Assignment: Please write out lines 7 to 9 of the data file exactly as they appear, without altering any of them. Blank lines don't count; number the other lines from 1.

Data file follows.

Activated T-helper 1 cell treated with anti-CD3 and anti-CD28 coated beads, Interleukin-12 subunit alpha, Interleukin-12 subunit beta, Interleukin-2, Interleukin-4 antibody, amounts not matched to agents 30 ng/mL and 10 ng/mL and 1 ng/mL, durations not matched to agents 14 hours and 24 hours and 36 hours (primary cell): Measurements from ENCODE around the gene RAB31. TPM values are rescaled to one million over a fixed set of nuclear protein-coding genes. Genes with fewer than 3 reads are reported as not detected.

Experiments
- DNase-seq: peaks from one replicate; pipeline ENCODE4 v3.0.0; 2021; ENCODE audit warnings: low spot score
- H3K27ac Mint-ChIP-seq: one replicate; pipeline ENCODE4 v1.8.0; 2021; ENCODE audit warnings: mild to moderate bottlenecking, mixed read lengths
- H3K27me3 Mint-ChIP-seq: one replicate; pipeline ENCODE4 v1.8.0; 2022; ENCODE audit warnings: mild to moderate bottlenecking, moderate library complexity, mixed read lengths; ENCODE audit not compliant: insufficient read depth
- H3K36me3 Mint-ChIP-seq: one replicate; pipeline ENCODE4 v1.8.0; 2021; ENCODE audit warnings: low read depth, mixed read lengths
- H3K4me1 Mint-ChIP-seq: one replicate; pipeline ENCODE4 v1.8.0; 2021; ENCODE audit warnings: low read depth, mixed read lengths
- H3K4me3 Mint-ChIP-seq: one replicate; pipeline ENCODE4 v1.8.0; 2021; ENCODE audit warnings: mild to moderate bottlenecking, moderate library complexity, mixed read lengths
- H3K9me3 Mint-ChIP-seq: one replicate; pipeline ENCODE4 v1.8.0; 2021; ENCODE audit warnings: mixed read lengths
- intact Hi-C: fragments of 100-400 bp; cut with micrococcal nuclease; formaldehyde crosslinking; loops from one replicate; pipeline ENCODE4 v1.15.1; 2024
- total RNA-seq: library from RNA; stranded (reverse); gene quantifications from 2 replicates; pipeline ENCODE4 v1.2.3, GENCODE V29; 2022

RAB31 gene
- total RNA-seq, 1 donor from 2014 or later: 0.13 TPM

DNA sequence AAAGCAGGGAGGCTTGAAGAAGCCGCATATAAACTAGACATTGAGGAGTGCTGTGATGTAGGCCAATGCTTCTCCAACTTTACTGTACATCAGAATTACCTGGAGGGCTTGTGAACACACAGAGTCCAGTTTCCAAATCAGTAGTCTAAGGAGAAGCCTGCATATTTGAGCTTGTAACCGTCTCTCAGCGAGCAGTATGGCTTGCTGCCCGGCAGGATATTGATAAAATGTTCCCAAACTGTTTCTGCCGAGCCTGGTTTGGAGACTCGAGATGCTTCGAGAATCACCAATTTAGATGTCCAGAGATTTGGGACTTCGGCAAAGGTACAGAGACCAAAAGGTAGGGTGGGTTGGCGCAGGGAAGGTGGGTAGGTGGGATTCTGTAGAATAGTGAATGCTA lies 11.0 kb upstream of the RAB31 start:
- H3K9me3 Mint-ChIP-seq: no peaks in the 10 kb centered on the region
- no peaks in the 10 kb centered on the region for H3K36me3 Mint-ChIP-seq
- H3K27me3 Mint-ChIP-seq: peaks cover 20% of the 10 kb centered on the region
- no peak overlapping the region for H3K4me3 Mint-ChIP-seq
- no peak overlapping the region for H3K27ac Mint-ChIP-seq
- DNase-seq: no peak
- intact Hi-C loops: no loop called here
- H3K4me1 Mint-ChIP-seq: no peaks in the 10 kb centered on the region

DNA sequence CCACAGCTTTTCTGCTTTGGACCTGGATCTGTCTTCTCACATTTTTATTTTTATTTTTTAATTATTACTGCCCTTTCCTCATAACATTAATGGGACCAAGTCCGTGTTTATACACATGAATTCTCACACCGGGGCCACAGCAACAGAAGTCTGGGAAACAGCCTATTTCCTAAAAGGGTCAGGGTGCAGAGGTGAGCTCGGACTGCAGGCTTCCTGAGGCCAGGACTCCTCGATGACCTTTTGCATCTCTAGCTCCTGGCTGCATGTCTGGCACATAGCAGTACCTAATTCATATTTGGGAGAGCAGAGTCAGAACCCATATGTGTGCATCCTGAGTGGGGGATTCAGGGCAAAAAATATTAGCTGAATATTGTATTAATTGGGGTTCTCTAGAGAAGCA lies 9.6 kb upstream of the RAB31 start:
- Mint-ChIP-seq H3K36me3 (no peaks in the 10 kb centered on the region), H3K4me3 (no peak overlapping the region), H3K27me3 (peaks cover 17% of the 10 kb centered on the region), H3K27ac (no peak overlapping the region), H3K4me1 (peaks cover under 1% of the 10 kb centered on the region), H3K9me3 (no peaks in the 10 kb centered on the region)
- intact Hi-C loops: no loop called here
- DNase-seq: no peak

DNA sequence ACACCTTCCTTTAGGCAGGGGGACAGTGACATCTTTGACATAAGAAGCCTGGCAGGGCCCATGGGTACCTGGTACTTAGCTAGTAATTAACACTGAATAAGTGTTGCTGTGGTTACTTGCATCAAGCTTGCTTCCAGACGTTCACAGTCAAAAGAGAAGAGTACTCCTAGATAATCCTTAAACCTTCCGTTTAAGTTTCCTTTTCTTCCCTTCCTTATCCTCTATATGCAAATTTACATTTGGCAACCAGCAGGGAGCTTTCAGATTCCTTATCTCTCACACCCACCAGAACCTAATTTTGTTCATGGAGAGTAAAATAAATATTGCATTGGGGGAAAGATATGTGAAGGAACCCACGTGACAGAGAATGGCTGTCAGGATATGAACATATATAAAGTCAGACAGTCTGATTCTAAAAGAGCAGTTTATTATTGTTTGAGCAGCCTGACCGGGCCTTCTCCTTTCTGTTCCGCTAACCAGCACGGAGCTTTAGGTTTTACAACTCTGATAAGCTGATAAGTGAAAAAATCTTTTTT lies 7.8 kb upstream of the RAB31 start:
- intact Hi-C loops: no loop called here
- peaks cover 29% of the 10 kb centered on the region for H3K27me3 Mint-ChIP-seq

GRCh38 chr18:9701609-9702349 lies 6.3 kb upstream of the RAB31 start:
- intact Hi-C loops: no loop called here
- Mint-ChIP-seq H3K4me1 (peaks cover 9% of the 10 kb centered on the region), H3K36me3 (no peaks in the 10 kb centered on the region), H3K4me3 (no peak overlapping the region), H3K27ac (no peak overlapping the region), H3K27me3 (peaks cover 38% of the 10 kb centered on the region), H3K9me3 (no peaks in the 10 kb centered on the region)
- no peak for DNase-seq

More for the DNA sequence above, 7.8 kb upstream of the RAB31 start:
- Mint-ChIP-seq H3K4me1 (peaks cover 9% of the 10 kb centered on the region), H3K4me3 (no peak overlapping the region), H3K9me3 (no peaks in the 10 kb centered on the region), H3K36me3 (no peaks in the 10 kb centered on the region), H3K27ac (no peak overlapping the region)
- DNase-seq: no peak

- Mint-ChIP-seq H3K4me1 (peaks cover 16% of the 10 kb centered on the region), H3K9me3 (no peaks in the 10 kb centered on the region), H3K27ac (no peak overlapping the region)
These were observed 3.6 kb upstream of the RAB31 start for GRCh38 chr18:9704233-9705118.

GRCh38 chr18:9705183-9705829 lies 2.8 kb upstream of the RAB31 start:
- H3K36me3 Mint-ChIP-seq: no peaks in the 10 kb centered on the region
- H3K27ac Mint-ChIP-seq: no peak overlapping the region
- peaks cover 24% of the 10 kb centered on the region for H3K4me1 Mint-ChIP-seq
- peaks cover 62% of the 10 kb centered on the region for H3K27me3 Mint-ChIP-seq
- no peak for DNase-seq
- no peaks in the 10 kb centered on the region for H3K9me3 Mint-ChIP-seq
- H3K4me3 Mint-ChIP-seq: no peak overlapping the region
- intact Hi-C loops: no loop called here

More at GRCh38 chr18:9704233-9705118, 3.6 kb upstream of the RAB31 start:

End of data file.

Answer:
- H3K4me1 Mint-ChIP-seq: one replicate; pipeline ENCODE4 v1.8.0; 2021; ENCODE audit warnings: low read depth, mixed read lengths
- H3K4me3 Mint-ChIP-seq: one replicate; pipeline ENCODE4 v1.8.0; 2021; ENCODE audit warnings: mild to moderate bottlenecking, moderate library complexity, mixed read lengths
- H3K9me3 Mint-ChIP-seq: one replicate; pipeline ENCODE4 v1.8.0; 2021; ENCODE audit warnings: mixed read lengths